The Pixel Project is proud to present our second annual Survivor Stories Blog Interview Project in honour of Mother’s Day 2015. The project runs throughout the month of May 2015 and features an interview per day with a survivor of any form of violence against women (VAW) including domestic violence, rape, sexual assault, female genital mutilation, forced/child marriage, sex trafficking, breast ironing etc. A total of 31 VAW survivor stories will be featured. This project was created to provide:

  • VAW survivors a platform to share their stories and solutions/ideas on how they rebuilt their lives and healed/are healing.
  • Girls and women currently experiencing or who have survived VAW ideas, hope, and inspiration to escape the violence and know that there is light at the tunnel and there is help out there.

This project is also part of a programme of initiatives held throughout 2015 in support of the Celebrity Male Role Model Pixel Reveal campaign that is in benefit of the National Coalition Against Domestic Violence and The Pixel Project. Donate at just US$1 per pixel to reveal the mystery Celebrity Male Role Models and help raise US$1 million for the cause while raising awareness about the important role men and boys play in ending violence against women in their communities worldwide. Donations begin at just US$10 and you can donate via the Pixel Reveal website here or the Pixel Reveal Razoo donation page here.

Our twenty-fourth 2015 Survivor Stories interview is with Britt Haak from the U.S.A.

TRIGGER WARNING: The first two Q&As in this interview may be distressing for some Sexual Assault survivors.


The Survivor Bio:

Britt is a social worker currently working as a mental health and substance abuse counsellor for adolescents in the Seattle area. Britt keeps busy by also coaching volleyball, performing in The Vagina Monologues to promote awareness and fundraising for local domestic violence agencies, and joining various local volunteer projects when there’s spare time. Outside of volunteering and working Britt is often exploring the Pacific Northwest with her dog or creating something usually by knitting, painting, or writing and hopes to one day turn her hobbies into something bigger. Britt’s greatest passion is helping sexual assault survivors on their journeys through recovery.

1. What is your personal experience with gender-based violence?

I was molested at age 5, date raped at 18, and raped at 20. The molestation occurred by another child whom I considered a cousin as our families were close. My attacker was found guilty and convicted for the crime. At 18, I was at a party and was the only person not drinking alcohol and I no recollection of the assault, only the marks of an assault occurring; I was a virgin. At 20 I was raped by someone I knew from high school, I was held down and forced to stay after the attack.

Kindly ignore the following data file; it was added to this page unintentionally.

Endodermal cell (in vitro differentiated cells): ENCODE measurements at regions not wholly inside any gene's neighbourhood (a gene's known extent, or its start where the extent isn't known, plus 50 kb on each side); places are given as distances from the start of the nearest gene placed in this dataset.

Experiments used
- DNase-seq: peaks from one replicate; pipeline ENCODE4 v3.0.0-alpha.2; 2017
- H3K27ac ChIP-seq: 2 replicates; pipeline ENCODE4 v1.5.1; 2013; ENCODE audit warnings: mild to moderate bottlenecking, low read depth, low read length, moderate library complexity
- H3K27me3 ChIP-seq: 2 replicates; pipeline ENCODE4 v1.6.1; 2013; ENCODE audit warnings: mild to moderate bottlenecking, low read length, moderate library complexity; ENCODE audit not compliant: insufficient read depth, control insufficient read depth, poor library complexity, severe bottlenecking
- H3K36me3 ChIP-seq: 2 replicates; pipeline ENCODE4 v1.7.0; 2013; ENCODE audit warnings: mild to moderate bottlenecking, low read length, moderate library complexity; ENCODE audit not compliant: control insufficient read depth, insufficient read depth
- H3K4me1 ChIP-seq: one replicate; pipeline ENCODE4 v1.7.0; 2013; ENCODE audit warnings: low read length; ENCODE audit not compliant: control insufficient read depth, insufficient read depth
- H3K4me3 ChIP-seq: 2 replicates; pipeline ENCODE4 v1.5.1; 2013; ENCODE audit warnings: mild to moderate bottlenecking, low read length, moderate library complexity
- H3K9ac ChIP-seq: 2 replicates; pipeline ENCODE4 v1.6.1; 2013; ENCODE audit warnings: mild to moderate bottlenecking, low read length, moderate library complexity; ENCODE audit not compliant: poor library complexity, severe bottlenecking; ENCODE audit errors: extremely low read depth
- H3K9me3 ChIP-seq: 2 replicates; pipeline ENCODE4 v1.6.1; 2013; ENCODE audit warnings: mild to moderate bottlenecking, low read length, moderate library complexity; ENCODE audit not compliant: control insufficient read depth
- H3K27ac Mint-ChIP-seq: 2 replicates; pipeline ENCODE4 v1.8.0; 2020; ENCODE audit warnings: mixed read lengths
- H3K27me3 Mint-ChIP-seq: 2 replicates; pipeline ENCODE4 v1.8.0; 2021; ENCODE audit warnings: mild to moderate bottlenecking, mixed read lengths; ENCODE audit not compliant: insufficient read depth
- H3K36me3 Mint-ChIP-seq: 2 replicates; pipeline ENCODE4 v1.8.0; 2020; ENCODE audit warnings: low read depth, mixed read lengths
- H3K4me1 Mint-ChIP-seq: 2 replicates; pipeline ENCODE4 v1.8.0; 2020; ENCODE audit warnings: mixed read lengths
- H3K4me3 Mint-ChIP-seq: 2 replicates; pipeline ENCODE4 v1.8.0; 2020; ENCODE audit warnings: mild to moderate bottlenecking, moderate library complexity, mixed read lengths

2. How did you escape the violent situation/relationship/ritual?

When I was molested I tried escaping but was unsuccessful until my parents called me up from the basement, I was forced to stay in a makeshift bedroom in the basement by my attacker. At 18, I began to get sick and my attacker left me. At 20, I waited until he fell asleep so I could make my escape. Once he started to snore I gently removed his arm from holding me down and sprinted towards the door and to my car.

3. How did you heal and rebuild your life after the violent situation/relationship/ritual? What actions did you take?

The molestation wrecked my life. I had severe PTSD symptoms and suddenly felt like my eyes were open to all the bad in the world. The more pain I saw in the world, the more I felt compelled to change it. I knew then I wanted to help others who had experienced trauma.

By high school I knew I wanted to be a counsellor and began volunteering and researching as much as I could to learn more about how to help others. By college I was thoroughly committed to helping others and began working towards degrees that would allow me to do so. I also began speaking to friends and family about the attacks. I found my voice and I felt empowered.

I moved to the other side of the country to serve in AmeriCorps and there I found freedom, peace, and confidence. I felt free from my past, peace from the PTSD symptoms, and confidence that I can help others and work towards making changes so that those who have experienced trauma do not have to feel ashamed, broken, or worthless due to what someone else has done to them.

I now have my Masters in Social Work and have extensive experience and training in trauma informed care.

4. What would you suggest to or share with another woman or girl facing the same situation as you did?

To find your voice and the life within you to keep going each day. What was done to you is not your fault. It is your abuser’s shame – their brokenness, and their feelings of being powerless and worthless. You did not ask for this and you do not have to let their shortcomings be your own. It is a tough journey and for each person it is different. However, you are not alone.

5. How do you think we can end violence against women?

I believe that rape culture exists and that its pervasiveness is the cause for gender-based violence, therefore to end this violence we must end rape culture. As difficult as it is, survivors need to speak out and get involved in changing our society, policies, and laws. Women need to stop blaming other women and instead stand in solidarity and support.

6. Why do you support The Pixel Project?

I support The Pixel Project because I have hope that the more voices that are heard, the more change is possible. I have hope that ending gender-based violence is possible.